10/05/2011 05:49 EDT | Updated 12/05/2011 05:12 EST

Caisse de depot's Michael Sabia says Quebec not immune to market turbulence

QUEBEC - Despite its massive size, Quebec's Caisse de depot isn't necessarily safe from the turbulence shaking global economic markets, chief executive Michael Sabia said Wednesday.

Canada's largest pension fund manager has become much more solid and flexible in the last few years, Sabia told reporters after a speech to the Quebec City Chamber of Commerce.

''Beginning two years ago we did a lot to strengthen the Caisse's foundations," he said. ''We have more agility and more flexibility."

''But if you're asking me whether the Caisse is immune to the extreme and difficult situations in the markets, my answer would be, that is impossible.''

The pension fund manager has restructured since losing 25 per cent of its assets in the global financial crisis in 2008, including billions of dollars in its purchase of asset-backed commercial paper.

Sabia was asked what impact the current economic meltdown might have on the Caisse's full-year results, which will come out in February.

''Obviously, the situation on the markets is excessively turbulent and we're currently using our agility to face those circumstances," he said. ''But, once again, the Caisse is not immune to the enormous turbulence in the markets.''

The Caisse manages funds for public and private pension and insurance plans. At the end of 2010, it held $151.7 billion in net assets.

As of last June 30, that figure stood at $157.9 billion.

But that was before the stock market began its August roller-coaster of ups and downs as fears intensified over the eurozone debt crisis and the slumping U.S. economy.

Sabia took aim at Europe's political leaders, saying they need to act soon — and decisively — to deal with the crisis.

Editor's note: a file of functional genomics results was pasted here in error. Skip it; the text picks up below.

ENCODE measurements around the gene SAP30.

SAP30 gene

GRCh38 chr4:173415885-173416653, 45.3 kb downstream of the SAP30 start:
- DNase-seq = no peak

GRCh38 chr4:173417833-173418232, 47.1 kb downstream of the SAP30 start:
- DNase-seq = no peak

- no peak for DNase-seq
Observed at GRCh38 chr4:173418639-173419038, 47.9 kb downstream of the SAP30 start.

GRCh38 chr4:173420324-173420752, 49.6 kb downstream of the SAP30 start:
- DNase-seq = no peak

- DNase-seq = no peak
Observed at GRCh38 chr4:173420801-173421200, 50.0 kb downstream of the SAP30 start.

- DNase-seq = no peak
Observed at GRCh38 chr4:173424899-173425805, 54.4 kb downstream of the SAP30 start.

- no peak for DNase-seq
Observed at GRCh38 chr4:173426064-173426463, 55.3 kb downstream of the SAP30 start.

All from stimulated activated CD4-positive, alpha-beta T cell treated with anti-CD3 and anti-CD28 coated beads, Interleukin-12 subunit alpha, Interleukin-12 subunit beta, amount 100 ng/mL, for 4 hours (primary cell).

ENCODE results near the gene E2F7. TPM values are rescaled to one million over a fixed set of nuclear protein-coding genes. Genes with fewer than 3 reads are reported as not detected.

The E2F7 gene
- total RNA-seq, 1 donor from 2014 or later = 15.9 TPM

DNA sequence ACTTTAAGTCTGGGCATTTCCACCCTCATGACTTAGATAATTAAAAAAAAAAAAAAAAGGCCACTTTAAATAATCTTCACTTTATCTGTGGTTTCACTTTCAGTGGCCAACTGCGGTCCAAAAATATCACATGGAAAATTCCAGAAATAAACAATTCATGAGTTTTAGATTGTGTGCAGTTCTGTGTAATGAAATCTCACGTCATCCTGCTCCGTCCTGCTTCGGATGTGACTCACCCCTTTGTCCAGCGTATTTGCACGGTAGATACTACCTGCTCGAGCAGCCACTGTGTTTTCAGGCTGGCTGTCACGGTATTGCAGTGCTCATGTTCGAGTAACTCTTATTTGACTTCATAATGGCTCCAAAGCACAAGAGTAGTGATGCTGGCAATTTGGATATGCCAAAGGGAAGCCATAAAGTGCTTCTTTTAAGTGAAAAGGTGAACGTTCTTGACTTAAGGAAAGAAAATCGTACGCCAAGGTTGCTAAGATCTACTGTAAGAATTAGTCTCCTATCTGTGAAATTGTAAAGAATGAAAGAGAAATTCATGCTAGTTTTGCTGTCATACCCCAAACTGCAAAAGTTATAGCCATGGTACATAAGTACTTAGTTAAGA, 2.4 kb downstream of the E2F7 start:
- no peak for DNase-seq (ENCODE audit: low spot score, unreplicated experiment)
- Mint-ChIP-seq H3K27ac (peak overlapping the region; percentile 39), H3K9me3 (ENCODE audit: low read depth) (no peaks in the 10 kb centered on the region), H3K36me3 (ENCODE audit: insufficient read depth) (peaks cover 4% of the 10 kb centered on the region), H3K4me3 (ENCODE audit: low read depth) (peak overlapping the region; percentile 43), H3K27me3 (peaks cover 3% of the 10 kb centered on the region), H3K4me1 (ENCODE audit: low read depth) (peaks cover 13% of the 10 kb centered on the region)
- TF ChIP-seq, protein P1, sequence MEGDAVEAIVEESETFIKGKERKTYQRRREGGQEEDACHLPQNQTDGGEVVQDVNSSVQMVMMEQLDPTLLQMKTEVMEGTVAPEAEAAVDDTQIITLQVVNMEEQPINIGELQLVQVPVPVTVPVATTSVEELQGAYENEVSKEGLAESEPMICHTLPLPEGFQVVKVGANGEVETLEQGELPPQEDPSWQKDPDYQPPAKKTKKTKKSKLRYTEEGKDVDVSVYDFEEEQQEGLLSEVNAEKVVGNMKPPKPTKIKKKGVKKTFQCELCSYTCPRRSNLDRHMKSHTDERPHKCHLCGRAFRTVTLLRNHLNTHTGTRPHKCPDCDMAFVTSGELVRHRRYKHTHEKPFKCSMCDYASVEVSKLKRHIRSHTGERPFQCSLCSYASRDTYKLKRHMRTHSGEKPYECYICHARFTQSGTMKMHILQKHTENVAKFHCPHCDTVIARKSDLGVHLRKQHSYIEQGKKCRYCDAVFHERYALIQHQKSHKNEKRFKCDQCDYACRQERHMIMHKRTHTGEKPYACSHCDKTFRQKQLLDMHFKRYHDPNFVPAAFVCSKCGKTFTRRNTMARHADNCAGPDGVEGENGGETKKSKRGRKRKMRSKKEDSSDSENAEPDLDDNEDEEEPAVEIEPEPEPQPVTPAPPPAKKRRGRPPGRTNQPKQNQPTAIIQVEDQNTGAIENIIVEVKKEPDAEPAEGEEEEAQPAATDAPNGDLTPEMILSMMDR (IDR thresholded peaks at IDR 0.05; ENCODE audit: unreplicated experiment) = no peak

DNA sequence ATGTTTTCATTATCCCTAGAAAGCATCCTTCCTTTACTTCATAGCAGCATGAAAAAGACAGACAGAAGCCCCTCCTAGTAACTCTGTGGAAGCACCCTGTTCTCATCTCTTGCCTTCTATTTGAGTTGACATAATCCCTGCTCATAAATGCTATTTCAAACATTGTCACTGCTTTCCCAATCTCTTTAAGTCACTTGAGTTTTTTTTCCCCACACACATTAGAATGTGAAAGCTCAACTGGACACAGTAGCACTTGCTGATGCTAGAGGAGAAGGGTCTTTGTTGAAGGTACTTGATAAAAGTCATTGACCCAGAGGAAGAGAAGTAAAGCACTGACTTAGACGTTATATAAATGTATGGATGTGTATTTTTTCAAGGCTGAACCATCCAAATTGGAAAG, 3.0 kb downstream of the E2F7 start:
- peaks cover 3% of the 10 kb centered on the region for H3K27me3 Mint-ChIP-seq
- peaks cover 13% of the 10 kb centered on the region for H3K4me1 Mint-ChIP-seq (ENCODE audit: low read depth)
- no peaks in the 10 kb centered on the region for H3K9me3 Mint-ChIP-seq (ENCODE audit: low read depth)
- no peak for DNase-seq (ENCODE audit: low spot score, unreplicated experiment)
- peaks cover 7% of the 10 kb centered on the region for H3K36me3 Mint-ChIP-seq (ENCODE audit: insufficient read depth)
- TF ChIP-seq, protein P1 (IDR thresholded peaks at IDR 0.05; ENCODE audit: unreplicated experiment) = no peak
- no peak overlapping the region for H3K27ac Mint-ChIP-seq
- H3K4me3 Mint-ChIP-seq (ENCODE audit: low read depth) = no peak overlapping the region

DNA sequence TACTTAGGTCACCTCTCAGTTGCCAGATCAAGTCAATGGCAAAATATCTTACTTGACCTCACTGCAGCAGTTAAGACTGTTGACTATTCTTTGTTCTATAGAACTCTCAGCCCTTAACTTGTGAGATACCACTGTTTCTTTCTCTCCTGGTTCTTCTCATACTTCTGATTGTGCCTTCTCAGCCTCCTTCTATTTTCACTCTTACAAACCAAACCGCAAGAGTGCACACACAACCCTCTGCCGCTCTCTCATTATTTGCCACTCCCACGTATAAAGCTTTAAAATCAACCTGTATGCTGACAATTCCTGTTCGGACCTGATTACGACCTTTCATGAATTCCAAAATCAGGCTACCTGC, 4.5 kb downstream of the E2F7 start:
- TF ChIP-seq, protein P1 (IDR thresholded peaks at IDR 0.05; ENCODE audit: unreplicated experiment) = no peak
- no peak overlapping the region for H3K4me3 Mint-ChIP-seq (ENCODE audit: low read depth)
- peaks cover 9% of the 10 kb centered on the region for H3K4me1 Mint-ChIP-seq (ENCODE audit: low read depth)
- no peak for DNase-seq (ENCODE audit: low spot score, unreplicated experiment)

''It's important that they make decisions — and quickly,'' he said.

''If it takes months and months'' to react, the Quebec economy could be adversely affected, he added, reflecting similar remarks over the last few days by federal Finance Minister Jim Flaherty.

But Sabia also expressed optimism, saying ''we're convinced that our companies can thrive in world markets."

''...We believe that the best way to help the Quebec economy is to help it expand globally. ... When a Quebec company invests abroad, it becomes stronger and Quebec becomes richer.''

And he said the Caisse will look at investments in infrastructure in developed and developing countries alike.

He cited an Organization for Economic Co-operation and Development study that predicts infrastructure investments worth 40,000 billion dollars globally over the next 20 years.

Sabia also said the Caisse wants to reduce the number of companies in which it invests.

Currently, the pension fund manager is involved with about 500 firms. ''Can we really have a deep understanding of each of these companies in which we've invested? The answer is simply, 'No.'

''We will concentrate our investments in fewer firms so that we can have a deeper analysis of each one.''